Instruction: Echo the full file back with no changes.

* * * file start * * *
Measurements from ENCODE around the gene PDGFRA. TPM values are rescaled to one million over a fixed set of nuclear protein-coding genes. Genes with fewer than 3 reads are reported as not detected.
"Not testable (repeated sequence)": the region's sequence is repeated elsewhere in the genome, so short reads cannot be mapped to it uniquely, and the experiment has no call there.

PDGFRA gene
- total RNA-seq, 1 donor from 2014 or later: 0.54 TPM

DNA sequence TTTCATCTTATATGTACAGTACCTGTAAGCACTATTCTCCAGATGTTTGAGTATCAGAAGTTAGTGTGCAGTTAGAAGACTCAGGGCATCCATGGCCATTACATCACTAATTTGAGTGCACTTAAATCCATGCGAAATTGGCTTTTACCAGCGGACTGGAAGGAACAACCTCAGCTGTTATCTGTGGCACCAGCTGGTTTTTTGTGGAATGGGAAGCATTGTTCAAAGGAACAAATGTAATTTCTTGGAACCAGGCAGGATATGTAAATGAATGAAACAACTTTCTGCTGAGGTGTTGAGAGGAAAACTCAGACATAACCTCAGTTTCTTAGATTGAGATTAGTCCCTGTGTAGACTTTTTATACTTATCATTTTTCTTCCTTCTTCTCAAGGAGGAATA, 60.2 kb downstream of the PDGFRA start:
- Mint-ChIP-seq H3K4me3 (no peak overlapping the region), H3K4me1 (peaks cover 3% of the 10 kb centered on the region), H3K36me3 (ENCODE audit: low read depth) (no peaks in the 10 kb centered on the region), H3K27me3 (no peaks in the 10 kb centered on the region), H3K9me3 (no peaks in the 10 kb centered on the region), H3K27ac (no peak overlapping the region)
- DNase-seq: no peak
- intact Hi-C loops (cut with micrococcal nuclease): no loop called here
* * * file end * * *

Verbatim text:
Measurements from ENCODE around the gene PDGFRA. TPM values are rescaled to one million over a fixed set of nuclear protein-coding genes. Genes with fewer than 3 reads are reported as not detected.
"Not testable (repeated sequence)": the region's sequence is repeated elsewhere in the genome, so short reads cannot be mapped to it uniquely, and the experiment has no call there.

PDGFRA gene
- total RNA-seq, 1 donor from 2014 or later: 0.54 TPM

DNA sequence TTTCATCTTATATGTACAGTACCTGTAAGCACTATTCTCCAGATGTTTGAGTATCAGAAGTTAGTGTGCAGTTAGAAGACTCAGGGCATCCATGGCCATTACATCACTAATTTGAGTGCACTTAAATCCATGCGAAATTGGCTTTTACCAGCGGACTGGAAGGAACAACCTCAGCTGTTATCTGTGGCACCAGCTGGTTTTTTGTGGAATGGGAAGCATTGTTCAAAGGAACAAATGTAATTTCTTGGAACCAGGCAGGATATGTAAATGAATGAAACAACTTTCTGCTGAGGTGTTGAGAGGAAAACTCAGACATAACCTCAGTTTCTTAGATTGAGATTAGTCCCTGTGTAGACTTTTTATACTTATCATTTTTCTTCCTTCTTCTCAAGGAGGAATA, 60.2 kb downstream of the PDGFRA start:
- Mint-ChIP-seq H3K4me3 (no peak overlapping the region), H3K4me1 (peaks cover 3% of the 10 kb centered on the region), H3K36me3 (ENCODE audit: low read depth) (no peaks in the 10 kb centered on the region), H3K27me3 (no peaks in the 10 kb centered on the region), H3K9me3 (no peaks in the 10 kb centered on the region), H3K27ac (no peak overlapping the region)
- DNase-seq: no peak
- intact Hi-C loops (cut with micrococcal nuclease): no loop called here